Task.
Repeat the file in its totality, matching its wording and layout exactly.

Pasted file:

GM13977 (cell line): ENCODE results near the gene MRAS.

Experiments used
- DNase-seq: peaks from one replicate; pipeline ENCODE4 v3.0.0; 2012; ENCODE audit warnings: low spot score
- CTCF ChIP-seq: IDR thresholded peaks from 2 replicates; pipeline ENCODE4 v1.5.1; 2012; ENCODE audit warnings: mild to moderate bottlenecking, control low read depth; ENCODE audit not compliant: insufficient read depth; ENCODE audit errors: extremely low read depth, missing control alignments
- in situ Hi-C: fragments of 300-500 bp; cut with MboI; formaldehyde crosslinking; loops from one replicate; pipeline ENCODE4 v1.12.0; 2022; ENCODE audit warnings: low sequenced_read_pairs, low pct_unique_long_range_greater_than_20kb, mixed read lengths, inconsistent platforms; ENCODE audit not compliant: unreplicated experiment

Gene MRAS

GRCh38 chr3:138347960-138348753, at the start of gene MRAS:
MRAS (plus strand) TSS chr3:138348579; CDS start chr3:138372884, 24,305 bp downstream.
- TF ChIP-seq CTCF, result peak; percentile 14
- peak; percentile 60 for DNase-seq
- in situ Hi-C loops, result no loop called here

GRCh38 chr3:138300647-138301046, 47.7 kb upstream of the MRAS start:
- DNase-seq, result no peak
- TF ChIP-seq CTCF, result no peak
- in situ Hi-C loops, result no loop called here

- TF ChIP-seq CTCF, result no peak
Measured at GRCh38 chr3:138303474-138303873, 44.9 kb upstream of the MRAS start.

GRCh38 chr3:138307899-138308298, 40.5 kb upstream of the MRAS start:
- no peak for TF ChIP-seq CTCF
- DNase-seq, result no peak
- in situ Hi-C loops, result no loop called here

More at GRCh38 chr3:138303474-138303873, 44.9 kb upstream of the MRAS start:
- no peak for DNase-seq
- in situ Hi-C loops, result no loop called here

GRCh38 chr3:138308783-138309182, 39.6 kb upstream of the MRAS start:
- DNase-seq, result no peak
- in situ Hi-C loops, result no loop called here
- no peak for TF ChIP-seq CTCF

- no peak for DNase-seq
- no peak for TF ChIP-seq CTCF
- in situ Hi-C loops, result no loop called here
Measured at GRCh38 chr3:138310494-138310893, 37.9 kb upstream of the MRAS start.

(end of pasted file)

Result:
GM13977 (cell line): ENCODE results near the gene MRAS.

Experiments used
- DNase-seq: peaks from one replicate; pipeline ENCODE4 v3.0.0; 2012; ENCODE audit warnings: low spot score
- CTCF ChIP-seq: IDR thresholded peaks from 2 replicates; pipeline ENCODE4 v1.5.1; 2012; ENCODE audit warnings: mild to moderate bottlenecking, control low read depth; ENCODE audit not compliant: insufficient read depth; ENCODE audit errors: extremely low read depth, missing control alignments
- in situ Hi-C: fragments of 300-500 bp; cut with MboI; formaldehyde crosslinking; loops from one replicate; pipeline ENCODE4 v1.12.0; 2022; ENCODE audit warnings: low sequenced_read_pairs, low pct_unique_long_range_greater_than_20kb, mixed read lengths, inconsistent platforms; ENCODE audit not compliant: unreplicated experiment

Gene MRAS

GRCh38 chr3:138347960-138348753, at the start of gene MRAS:
MRAS (plus strand) TSS chr3:138348579; CDS start chr3:138372884, 24,305 bp downstream.
- TF ChIP-seq CTCF, result peak; percentile 14
- peak; percentile 60 for DNase-seq
- in situ Hi-C loops, result no loop called here

GRCh38 chr3:138300647-138301046, 47.7 kb upstream of the MRAS start:
- DNase-seq, result no peak
- TF ChIP-seq CTCF, result no peak
- in situ Hi-C loops, result no loop called here

- TF ChIP-seq CTCF, result no peak
Measured at GRCh38 chr3:138303474-138303873, 44.9 kb upstream of the MRAS start.

GRCh38 chr3:138307899-138308298, 40.5 kb upstream of the MRAS start:
- no peak for TF ChIP-seq CTCF
- DNase-seq, result no peak
- in situ Hi-C loops, result no loop called here

More at GRCh38 chr3:138303474-138303873, 44.9 kb upstream of the MRAS start:
- no peak for DNase-seq
- in situ Hi-C loops, result no loop called here

GRCh38 chr3:138308783-138309182, 39.6 kb upstream of the MRAS start:
- DNase-seq, result no peak
- in situ Hi-C loops, result no loop called here
- no peak for TF ChIP-seq CTCF

- no peak for DNase-seq
- no peak for TF ChIP-seq CTCF
- in situ Hi-C loops, result no loop called here
Measured at GRCh38 chr3:138310494-138310893, 37.9 kb upstream of the MRAS start.